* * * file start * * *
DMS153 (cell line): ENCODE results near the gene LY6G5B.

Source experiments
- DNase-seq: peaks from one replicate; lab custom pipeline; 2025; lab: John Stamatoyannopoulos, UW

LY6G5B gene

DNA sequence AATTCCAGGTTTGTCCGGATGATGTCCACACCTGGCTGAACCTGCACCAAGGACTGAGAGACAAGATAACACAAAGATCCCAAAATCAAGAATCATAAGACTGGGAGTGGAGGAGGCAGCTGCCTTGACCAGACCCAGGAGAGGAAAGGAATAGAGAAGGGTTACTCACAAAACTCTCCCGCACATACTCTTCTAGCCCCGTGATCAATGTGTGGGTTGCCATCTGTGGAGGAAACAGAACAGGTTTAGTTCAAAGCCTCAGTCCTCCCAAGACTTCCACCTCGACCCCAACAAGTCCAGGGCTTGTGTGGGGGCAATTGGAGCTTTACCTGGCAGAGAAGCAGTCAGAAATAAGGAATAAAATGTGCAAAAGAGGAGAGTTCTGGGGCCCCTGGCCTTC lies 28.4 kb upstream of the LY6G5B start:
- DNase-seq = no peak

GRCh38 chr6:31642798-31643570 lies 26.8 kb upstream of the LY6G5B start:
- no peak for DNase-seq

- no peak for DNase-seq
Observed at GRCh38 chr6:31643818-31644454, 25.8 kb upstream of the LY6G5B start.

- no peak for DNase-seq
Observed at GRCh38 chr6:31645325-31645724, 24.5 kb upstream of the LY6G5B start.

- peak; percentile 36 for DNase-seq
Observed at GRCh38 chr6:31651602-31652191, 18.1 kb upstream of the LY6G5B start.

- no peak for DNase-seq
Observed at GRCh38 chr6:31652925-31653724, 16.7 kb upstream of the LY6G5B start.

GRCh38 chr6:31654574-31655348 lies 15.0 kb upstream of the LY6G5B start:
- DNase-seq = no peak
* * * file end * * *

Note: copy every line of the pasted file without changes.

DMS153 (cell line): ENCODE results near the gene LY6G5B.

Source experiments
- DNase-seq: peaks from one replicate; lab custom pipeline; 2025; lab: John Stamatoyannopoulos, UW

LY6G5B gene

DNA sequence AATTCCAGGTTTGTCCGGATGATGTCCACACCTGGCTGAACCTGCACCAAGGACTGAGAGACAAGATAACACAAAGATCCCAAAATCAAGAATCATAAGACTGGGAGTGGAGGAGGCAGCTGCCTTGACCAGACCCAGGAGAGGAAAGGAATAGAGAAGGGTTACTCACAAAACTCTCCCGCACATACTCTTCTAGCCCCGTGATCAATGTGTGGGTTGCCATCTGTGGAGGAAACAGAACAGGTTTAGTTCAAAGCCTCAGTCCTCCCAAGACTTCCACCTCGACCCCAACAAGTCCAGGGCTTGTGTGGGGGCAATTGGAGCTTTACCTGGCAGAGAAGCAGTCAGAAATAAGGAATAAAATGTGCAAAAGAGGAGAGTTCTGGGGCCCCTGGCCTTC lies 28.4 kb upstream of the LY6G5B start:
- DNase-seq = no peak

GRCh38 chr6:31642798-31643570 lies 26.8 kb upstream of the LY6G5B start:
- no peak for DNase-seq

- no peak for DNase-seq
Observed at GRCh38 chr6:31643818-31644454, 25.8 kb upstream of the LY6G5B start.

- no peak for DNase-seq
Observed at GRCh38 chr6:31645325-31645724, 24.5 kb upstream of the LY6G5B start.

- peak; percentile 36 for DNase-seq
Observed at GRCh38 chr6:31651602-31652191, 18.1 kb upstream of the LY6G5B start.

- no peak for DNase-seq
Observed at GRCh38 chr6:31652925-31653724, 16.7 kb upstream of the LY6G5B start.

GRCh38 chr6:31654574-31655348 lies 15.0 kb upstream of the LY6G5B start:
- DNase-seq = no peak